The past week has brought a number of developments pointing to the ongoing ascent of mobile identity in particular and digital identity more broadly, as momentum in the digital ID shift picks up across the United States.
First there was the news that North Carolina’s Department of Motor Vehicles Commissioner, Wayne Goodwin, is orchestrating a push to get the state’s legislature to authorize the development of a mobile driver’s license system. Speaking to WCNC Charlotte, the Commissioner called the MDL concept a secure way for citizens to hold and selectively share personal data, adding that it is “even more secure than your hard copy because it depends upon facial recognition”.
Commissioner Goodwin said his team had been trying to inform state legislators about the benefits of mobile ID technology, and that he is hoping to see MDL legislation passed this session.
Next came the news that a Pennsylvania lawmaker is looking to get that state on the mobile driver’s license bandwagon, with plans to introduce a bill that would clear the way for its launch. Rep. Dan Miller (D-Allegheny) has tried to pass such legislation before, but is hoping that a new bill modelled on Louisiana’s MDL law will be passed in the first half of 2023 and lead to real virtual IDs within a year after that.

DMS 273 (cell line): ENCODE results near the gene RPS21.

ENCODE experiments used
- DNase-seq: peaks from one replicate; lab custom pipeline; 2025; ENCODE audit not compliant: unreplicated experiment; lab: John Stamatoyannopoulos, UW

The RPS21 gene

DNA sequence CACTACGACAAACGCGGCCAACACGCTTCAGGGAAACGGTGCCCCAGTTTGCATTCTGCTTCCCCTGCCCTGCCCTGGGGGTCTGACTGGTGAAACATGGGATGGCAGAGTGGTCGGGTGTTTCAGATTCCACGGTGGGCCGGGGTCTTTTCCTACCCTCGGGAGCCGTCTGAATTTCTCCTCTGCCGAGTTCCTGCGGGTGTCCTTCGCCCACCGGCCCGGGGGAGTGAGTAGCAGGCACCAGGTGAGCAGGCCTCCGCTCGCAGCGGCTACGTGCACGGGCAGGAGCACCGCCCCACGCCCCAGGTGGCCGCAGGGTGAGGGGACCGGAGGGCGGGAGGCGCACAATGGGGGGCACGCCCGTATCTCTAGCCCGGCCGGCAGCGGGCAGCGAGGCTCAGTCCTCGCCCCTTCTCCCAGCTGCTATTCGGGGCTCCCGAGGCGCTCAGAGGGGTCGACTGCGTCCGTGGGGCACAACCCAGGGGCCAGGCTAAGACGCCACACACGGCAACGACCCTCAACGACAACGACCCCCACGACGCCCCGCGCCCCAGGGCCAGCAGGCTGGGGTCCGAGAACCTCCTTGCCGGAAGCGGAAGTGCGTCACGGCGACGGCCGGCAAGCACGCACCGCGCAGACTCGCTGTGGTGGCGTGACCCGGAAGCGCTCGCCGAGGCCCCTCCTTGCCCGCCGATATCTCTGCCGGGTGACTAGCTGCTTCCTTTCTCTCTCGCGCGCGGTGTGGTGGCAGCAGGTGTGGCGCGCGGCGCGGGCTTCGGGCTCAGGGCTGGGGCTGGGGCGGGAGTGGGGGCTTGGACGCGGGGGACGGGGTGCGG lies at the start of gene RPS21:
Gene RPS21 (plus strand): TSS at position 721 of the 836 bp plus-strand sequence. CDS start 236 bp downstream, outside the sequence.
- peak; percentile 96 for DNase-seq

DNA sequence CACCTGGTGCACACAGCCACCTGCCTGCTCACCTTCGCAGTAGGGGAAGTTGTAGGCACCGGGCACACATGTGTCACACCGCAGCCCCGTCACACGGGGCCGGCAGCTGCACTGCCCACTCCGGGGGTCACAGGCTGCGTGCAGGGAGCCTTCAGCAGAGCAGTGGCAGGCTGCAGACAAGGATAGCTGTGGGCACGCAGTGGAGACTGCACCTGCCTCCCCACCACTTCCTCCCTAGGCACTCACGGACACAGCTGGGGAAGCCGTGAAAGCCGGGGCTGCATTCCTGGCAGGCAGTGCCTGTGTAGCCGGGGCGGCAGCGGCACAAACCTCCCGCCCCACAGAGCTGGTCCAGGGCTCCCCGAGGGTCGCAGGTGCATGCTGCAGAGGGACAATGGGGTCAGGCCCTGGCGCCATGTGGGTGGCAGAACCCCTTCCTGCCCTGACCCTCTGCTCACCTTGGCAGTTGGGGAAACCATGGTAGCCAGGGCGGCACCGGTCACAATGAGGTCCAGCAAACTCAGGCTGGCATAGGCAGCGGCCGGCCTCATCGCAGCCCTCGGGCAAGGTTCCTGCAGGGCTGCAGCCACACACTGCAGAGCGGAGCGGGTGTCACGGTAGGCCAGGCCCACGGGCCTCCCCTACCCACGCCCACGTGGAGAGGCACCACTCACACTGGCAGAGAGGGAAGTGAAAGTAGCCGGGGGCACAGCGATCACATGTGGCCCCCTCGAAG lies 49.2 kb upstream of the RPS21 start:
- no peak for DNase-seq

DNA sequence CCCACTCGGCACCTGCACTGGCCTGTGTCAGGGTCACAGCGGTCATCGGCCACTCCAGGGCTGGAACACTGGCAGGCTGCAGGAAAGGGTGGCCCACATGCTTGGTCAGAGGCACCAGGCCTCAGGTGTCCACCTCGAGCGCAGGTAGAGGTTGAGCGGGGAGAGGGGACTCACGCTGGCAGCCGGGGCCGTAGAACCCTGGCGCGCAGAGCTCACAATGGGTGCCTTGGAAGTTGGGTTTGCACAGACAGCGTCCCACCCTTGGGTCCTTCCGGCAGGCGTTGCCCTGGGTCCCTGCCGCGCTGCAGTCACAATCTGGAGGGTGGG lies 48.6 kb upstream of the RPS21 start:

For its part, the Pennsylvania Department of Transportation told CBS News that it’s already working on an MDL, but acknowledged that it “will need enabling legislation to offer this as an optional product” for Pennsylvanians.
These legislative efforts show the considerable momentum that the MDL concept now has in America. Meanwhile, from the state of New York came the news that several government agencies are currently testing a new digital ID solution aimed at making it easier for residents to access online services.
Dubbed “NY.gov ID+”, the solution is meant to replace a number of disparate login systems currently used for access to different agencies. The system’s development is tied to a broader effort, led by Governor Kathy Hochul, to revamp government services, with plans to build out the state’s web design team and make online services more user-friendly and accessible.
That doesn’t necessarily point to a mobile identity system, but it certainly would open the door to one, given the scope of the effort to create a single digital credential for use in interactions with government entities. That is essentially what a mobile ID is, so this may be a sign that New York is also starting to head down a digital identity path that leads to MDL technology in the future.